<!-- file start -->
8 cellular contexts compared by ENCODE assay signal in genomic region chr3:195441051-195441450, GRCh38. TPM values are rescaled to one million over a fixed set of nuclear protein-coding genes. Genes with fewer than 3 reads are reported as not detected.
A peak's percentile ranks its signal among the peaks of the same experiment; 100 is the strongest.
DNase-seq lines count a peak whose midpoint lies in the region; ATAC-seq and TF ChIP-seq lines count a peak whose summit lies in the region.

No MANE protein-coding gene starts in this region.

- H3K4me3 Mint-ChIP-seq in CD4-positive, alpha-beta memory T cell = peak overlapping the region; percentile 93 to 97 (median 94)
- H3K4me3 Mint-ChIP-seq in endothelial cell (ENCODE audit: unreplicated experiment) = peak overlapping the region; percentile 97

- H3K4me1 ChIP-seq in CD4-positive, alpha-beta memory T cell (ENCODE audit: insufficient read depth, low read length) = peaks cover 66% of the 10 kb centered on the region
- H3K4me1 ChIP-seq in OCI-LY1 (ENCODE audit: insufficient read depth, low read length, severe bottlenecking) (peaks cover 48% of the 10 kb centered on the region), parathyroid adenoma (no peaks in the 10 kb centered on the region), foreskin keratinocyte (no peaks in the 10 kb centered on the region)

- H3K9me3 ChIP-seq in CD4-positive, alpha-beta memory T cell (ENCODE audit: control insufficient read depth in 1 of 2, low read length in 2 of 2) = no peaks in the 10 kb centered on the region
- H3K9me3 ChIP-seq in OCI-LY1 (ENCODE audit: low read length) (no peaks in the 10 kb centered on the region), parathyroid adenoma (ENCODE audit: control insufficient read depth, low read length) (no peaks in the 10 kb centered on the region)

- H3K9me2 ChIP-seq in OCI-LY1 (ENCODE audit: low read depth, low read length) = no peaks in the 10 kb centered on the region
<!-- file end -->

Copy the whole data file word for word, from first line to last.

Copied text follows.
8 cellular contexts compared by ENCODE assay signal in genomic region chr3:195441051-195441450, GRCh38. TPM values are rescaled to one million over a fixed set of nuclear protein-coding genes. Genes with fewer than 3 reads are reported as not detected.
A peak's percentile ranks its signal among the peaks of the same experiment; 100 is the strongest.
DNase-seq lines count a peak whose midpoint lies in the region; ATAC-seq and TF ChIP-seq lines count a peak whose summit lies in the region.

No MANE protein-coding gene starts in this region.

- H3K4me3 Mint-ChIP-seq in CD4-positive, alpha-beta memory T cell = peak overlapping the region; percentile 93 to 97 (median 94)
- H3K4me3 Mint-ChIP-seq in endothelial cell (ENCODE audit: unreplicated experiment) = peak overlapping the region; percentile 97

- H3K4me1 ChIP-seq in CD4-positive, alpha-beta memory T cell (ENCODE audit: insufficient read depth, low read length) = peaks cover 66% of the 10 kb centered on the region
- H3K4me1 ChIP-seq in OCI-LY1 (ENCODE audit: insufficient read depth, low read length, severe bottlenecking) (peaks cover 48% of the 10 kb centered on the region), parathyroid adenoma (no peaks in the 10 kb centered on the region), foreskin keratinocyte (no peaks in the 10 kb centered on the region)

- H3K9me3 ChIP-seq in CD4-positive, alpha-beta memory T cell (ENCODE audit: control insufficient read depth in 1 of 2, low read length in 2 of 2) = no peaks in the 10 kb centered on the region
- H3K9me3 ChIP-seq in OCI-LY1 (ENCODE audit: low read length) (no peaks in the 10 kb centered on the region), parathyroid adenoma (ENCODE audit: control insufficient read depth, low read length) (no peaks in the 10 kb centered on the region)

- H3K9me2 ChIP-seq in OCI-LY1 (ENCODE audit: low read depth, low read length) = no peaks in the 10 kb centered on the region